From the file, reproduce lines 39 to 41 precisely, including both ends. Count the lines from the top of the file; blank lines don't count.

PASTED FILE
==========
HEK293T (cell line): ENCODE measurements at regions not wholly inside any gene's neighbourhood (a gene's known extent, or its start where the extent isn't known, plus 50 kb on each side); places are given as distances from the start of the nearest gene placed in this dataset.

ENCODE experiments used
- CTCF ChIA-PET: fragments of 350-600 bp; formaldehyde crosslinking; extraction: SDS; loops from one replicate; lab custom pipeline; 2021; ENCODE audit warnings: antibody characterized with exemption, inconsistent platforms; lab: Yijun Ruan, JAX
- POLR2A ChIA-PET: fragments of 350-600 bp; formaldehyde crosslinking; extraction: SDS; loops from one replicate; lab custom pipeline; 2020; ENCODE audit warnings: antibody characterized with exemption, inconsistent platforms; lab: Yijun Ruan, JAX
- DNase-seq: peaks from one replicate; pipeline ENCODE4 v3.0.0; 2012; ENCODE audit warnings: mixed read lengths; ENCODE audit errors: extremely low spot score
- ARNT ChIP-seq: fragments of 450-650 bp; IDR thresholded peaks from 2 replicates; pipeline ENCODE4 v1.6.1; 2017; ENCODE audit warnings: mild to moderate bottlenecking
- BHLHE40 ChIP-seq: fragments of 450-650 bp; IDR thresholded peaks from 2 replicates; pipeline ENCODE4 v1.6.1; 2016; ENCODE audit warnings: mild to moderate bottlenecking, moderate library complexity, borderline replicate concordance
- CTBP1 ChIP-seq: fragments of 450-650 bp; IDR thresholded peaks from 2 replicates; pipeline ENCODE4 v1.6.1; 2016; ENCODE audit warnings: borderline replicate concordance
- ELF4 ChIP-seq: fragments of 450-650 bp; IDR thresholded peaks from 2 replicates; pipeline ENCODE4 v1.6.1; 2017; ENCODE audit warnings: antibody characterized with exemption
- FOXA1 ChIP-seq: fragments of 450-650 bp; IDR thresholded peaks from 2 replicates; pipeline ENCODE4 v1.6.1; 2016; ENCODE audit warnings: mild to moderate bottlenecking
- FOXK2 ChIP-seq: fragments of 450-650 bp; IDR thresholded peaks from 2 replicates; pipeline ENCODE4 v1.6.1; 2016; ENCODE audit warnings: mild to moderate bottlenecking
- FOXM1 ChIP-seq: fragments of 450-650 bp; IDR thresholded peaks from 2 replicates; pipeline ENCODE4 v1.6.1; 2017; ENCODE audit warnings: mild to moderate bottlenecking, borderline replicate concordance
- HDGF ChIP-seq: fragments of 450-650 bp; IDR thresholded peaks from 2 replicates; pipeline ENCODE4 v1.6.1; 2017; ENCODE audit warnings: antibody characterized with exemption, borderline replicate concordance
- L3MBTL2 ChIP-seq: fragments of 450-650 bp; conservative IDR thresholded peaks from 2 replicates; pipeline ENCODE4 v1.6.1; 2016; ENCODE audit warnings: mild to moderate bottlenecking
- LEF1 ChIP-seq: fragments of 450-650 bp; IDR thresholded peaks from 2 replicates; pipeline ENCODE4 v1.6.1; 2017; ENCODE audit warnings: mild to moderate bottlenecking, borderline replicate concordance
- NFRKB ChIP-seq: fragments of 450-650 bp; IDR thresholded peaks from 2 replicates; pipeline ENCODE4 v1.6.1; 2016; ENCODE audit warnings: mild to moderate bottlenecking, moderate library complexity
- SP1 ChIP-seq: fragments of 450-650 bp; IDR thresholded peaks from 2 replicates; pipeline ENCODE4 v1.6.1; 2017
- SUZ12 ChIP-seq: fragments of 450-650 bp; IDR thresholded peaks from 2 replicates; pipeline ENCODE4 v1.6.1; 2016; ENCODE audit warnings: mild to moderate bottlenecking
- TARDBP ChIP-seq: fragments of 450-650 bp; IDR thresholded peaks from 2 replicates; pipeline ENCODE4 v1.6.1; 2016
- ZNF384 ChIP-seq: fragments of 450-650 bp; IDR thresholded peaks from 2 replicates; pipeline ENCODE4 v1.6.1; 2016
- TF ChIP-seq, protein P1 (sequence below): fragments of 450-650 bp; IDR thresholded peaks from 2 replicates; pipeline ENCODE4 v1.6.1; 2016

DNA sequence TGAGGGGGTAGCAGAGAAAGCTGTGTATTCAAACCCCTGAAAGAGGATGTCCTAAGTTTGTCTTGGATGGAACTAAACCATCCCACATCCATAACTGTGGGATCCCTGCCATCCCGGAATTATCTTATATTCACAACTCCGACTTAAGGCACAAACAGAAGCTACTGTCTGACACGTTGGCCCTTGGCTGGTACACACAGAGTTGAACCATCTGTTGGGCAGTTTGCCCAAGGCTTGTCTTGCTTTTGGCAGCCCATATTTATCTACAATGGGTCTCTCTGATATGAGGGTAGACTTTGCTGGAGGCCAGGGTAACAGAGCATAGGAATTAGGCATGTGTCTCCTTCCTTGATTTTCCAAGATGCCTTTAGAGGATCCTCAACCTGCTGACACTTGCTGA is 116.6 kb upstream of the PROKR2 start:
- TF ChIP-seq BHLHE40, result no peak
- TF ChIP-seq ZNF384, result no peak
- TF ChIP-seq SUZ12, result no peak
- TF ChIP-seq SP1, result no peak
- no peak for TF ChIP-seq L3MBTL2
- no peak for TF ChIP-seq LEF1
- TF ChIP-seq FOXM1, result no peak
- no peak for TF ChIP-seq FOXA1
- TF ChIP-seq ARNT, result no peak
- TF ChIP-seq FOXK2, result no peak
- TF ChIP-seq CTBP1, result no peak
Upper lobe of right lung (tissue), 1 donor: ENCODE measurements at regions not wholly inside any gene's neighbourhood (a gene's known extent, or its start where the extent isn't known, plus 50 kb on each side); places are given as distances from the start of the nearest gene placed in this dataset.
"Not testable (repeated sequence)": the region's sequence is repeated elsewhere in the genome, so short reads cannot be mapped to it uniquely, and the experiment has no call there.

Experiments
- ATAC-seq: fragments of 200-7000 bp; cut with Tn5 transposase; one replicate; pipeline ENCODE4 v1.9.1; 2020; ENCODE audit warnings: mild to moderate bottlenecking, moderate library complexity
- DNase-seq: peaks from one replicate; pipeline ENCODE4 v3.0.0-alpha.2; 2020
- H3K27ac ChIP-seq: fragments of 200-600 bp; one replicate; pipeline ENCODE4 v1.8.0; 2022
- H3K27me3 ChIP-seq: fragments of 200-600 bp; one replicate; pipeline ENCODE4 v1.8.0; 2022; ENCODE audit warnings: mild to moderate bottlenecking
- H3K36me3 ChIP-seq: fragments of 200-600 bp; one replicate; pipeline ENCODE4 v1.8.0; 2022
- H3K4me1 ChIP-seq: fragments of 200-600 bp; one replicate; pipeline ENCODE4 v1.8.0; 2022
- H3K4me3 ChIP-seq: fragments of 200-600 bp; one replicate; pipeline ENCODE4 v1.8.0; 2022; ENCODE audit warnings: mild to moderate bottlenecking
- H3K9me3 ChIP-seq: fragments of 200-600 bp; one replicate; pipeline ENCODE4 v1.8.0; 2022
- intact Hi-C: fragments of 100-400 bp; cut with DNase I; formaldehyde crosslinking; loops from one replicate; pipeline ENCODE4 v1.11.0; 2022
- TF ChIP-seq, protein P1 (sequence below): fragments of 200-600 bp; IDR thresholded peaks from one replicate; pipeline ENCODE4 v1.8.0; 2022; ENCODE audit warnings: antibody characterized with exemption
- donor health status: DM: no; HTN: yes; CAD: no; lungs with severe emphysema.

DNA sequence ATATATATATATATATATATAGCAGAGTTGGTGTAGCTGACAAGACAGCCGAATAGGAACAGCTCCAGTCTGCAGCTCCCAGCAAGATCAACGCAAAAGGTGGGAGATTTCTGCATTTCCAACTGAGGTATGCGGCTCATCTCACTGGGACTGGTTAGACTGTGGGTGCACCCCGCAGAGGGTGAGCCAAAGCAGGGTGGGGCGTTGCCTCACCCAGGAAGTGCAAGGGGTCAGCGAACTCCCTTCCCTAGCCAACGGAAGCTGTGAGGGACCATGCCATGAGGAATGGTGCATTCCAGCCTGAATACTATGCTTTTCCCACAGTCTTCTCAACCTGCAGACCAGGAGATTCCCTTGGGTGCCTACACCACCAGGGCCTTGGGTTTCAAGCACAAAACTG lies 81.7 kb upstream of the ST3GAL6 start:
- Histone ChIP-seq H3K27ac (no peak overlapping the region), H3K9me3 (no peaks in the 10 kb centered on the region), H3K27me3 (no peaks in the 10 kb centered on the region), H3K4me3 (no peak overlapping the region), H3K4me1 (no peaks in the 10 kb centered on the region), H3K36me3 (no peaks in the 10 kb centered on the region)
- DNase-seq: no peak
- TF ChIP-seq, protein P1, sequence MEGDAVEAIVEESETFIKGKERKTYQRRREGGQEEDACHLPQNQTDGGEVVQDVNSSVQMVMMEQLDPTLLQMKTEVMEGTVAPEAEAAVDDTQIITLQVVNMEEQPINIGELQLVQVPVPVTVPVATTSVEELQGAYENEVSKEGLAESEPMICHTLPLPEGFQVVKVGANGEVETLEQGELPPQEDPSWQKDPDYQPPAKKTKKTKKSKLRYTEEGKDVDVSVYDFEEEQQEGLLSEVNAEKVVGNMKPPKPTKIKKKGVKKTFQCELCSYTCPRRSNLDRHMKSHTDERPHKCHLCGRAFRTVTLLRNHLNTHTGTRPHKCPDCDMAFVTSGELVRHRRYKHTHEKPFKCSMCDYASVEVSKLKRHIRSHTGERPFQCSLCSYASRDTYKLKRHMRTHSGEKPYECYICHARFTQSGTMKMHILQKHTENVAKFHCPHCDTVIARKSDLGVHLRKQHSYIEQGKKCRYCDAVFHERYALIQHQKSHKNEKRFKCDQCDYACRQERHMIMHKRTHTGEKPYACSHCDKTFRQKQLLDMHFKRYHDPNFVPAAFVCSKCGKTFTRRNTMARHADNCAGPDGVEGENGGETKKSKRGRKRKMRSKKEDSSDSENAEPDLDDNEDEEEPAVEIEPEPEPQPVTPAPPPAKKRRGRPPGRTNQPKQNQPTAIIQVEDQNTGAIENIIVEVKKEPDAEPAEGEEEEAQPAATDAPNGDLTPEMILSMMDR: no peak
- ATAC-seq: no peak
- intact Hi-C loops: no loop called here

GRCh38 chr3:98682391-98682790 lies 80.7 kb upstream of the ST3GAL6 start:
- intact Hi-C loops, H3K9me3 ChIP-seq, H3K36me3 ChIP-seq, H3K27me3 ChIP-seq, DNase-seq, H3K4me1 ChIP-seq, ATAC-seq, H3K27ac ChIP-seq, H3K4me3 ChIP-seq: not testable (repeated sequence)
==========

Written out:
- H3K27ac ChIP-seq: fragments of 200-600 bp; one replicate; pipeline ENCODE4 v1.8.0; 2022
- H3K27me3 ChIP-seq: fragments of 200-600 bp; one replicate; pipeline ENCODE4 v1.8.0; 2022; ENCODE audit warnings: mild to moderate bottlenecking
- H3K36me3 ChIP-seq: fragments of 200-600 bp; one replicate; pipeline ENCODE4 v1.8.0; 2022